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Xpress, the Coolest Section of the St. Petersburg Times, is the home for features, news and views of interest to young readers. Most of the work in Xpress, which appears on Mondays in Floridian, is produced by the Times' X-Team. The team of journalists ages 9-17 from around the Tampa Bay area is selected every year at the end of the school year to serve during the following school term. The current team of 12 was chosen out of 150 applicants. Watch for X-Team application forms in Xpress during the month of May.


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Decisions, decisions: what was I thinking?

By CECILIA TUCKER

© St. Petersburg Times, published April 30, 2001


I have made some stupid mistakes that may have consequences far beyond anything I ever imagined. I certainly can't change the outcome now, so trashing myself because of these mistakes will only make me feel more stupid. I would like to figure out what I was thinking when I made the decisions to screw up. The problem I have now is to figure out how I can get myself out of this mess, if there is a way out. If I feel this bad, don't they think I have learned my lesson?

I thought I was just rebelling against the system and my parents. Now things look different to me as I am reviewing the result. You see, I figured that if I just did things my way for a change, they would see that my way worked as well as theirs. All I set out to do was to prove my point. Then I screwed up, royally!

I could spend a lot of time listing all the bad decisions I've made over the past few years, but I have figured out that making this list doesn't matter in the big scheme of things. The list could read something like this: I used drugs, got way too drunk, failed classes at school, had sex or, even worse, unprotected sex. It could be that I shoplifted something, got arrested, skipped school, cheated, lied about where and with whom I hung out. Or, perhaps I stole from my parents. It could be that I have done all of these things at one time or another, and the deeds have finally caught up with me.

I never knew that I could feel this awful about me, especially when I thought I was in control of my life. I just knew I could do a better job with me than everyone else could. I got so sick of always being told what to do or when and how to do it. I felt the authority figures in my life wanted me to be their little puppet on a string. I just decided not to be their parrot anymore and reacted accordingly. How could I have been so wrong about my ability to control my own life?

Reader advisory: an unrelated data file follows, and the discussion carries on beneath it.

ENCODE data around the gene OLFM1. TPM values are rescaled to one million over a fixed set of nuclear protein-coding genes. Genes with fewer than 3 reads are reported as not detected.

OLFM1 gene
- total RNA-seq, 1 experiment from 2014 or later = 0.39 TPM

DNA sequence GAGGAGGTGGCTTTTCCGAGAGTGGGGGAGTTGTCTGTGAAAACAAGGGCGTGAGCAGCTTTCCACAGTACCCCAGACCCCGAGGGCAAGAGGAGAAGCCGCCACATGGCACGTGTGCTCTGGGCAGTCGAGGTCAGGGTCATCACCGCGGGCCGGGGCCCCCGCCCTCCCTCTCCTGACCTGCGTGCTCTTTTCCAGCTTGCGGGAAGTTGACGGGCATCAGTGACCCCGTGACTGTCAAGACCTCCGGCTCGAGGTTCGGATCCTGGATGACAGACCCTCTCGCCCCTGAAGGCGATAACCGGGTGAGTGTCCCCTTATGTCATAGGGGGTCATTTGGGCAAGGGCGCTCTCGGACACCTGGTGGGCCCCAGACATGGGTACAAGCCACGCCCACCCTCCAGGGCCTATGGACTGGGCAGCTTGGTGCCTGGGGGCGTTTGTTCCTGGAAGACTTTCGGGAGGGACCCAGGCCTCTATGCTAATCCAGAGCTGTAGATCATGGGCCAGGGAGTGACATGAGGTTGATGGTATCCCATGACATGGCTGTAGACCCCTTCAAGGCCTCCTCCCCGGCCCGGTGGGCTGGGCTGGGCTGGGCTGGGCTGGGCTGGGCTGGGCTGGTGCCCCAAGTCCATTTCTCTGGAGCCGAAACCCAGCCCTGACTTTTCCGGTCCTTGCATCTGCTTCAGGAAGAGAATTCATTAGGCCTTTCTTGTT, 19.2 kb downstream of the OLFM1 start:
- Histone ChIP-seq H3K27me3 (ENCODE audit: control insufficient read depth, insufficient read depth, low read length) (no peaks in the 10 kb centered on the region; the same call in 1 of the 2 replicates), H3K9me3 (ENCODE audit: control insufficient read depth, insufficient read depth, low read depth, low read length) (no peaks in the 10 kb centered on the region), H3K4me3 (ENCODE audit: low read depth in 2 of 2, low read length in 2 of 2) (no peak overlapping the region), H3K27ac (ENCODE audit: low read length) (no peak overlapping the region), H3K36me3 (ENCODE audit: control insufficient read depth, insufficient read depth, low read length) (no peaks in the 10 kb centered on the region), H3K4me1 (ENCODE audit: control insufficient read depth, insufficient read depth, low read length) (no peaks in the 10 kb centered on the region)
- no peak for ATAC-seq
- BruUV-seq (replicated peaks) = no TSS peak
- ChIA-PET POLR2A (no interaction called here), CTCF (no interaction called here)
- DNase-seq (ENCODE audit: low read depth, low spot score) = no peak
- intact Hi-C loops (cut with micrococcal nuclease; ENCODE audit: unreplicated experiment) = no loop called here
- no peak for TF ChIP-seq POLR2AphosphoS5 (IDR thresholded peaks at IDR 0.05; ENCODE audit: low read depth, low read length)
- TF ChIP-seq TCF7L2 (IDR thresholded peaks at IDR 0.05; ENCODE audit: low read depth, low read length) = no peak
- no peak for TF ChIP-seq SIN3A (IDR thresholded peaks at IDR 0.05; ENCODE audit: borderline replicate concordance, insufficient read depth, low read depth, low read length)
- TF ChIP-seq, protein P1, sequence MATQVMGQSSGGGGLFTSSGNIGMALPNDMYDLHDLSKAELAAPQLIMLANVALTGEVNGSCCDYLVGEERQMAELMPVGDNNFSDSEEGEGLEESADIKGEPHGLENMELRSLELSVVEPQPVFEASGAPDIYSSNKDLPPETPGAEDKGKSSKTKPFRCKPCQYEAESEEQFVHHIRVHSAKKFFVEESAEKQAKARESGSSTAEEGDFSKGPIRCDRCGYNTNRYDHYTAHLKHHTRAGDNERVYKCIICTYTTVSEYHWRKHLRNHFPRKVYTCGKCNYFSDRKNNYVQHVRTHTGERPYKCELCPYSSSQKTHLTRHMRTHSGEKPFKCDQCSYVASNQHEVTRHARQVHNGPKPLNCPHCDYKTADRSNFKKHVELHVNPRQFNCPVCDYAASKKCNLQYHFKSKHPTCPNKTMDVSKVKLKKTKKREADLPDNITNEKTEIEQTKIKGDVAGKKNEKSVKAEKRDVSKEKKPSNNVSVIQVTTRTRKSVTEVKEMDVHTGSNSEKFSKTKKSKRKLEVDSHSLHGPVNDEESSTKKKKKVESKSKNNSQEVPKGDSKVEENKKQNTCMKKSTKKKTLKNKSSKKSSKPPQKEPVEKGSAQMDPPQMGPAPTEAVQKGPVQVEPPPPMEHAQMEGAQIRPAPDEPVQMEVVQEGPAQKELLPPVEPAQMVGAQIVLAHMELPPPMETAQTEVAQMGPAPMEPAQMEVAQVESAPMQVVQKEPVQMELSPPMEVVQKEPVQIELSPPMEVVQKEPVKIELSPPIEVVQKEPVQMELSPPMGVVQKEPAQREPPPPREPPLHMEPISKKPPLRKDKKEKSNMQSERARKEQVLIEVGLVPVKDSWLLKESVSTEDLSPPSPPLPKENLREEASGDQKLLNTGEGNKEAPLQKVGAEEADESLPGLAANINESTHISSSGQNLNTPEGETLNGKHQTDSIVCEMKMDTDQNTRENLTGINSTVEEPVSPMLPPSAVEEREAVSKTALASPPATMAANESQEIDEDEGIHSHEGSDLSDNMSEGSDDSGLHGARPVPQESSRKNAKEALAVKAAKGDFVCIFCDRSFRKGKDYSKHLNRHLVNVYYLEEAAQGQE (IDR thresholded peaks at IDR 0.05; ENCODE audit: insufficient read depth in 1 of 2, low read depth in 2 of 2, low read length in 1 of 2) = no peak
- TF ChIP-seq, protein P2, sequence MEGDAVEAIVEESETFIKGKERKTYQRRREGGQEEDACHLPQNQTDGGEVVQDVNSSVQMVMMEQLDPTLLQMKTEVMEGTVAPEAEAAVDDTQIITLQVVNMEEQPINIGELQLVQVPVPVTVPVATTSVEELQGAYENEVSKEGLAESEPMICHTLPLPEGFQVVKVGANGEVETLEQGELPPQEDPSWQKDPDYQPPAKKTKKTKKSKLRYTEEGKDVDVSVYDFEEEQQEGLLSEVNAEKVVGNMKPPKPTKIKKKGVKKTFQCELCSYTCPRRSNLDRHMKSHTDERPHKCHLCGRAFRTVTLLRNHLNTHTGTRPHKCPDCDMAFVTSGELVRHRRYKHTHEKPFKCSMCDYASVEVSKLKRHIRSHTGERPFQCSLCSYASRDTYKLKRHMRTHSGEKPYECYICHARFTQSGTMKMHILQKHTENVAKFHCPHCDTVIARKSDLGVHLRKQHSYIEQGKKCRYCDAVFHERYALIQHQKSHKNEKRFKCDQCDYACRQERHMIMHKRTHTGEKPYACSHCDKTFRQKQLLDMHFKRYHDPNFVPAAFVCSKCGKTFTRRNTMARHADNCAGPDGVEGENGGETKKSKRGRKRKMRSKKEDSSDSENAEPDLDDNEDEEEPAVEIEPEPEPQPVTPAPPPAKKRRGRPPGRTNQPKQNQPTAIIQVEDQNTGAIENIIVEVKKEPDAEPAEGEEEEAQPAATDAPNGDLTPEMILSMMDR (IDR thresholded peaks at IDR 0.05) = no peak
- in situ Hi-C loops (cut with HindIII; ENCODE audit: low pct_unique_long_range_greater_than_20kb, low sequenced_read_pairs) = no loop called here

As I write this note to myself, I am feeling a bit hopeless. I can't go and ask anyone for help now. I can't let anyone know what a mess I have made out of my life. My parents would never let me live this one down, and I surely don't need more condemnation heaped on me to make me feel even worse. I am incredibly stuck, and I am scared. Can I find a way out of the deep hole that I have created for myself? Is there any way I can save face and ask for help? Is there anyone in my family or in the system who would help me instead of criticizing me? If I turn to a friend, will that become one more stupid decision that will end up coming back to haunt me in the end?

What's going to happen to me if I don't face the people who say they love me the most and ask them for help? All by myself, I cannot fix this problem that I have created. I have to ask for help. Not only do I not have the resources to solve this problem; I also realize that I don't have the insights I need.

Now I find myself facing a bigger problem: My pride is standing in the way of finding some answers and admitting that I was wrong.

I know that neither the system nor my parents are out to ruin my life by trying to control my every move. Now I realize I do need boundaries and guidelines to follow. I cannot live my life fully without their help. What was I thinking when I thought that I was old enough and wise enough to do life all my way?

* * *

IT! (Private thoughts of the Indomitable Teen) is written by Cecilia Tucker, a licensed marriage and family therapist at the Counseling Center for New Direction in Seminole. Tucker, who has been in counseling practice since 1979, writes this column under the guidance of a panel of teenage advisers, who approve the topics and offer their insights (in exchange for pizza). You may write her c/o: IT!, X-Press, the Times, P.O. Box 1121, St. Petersburg, FL 33731, or e-mail Floridian@sptimes.com.

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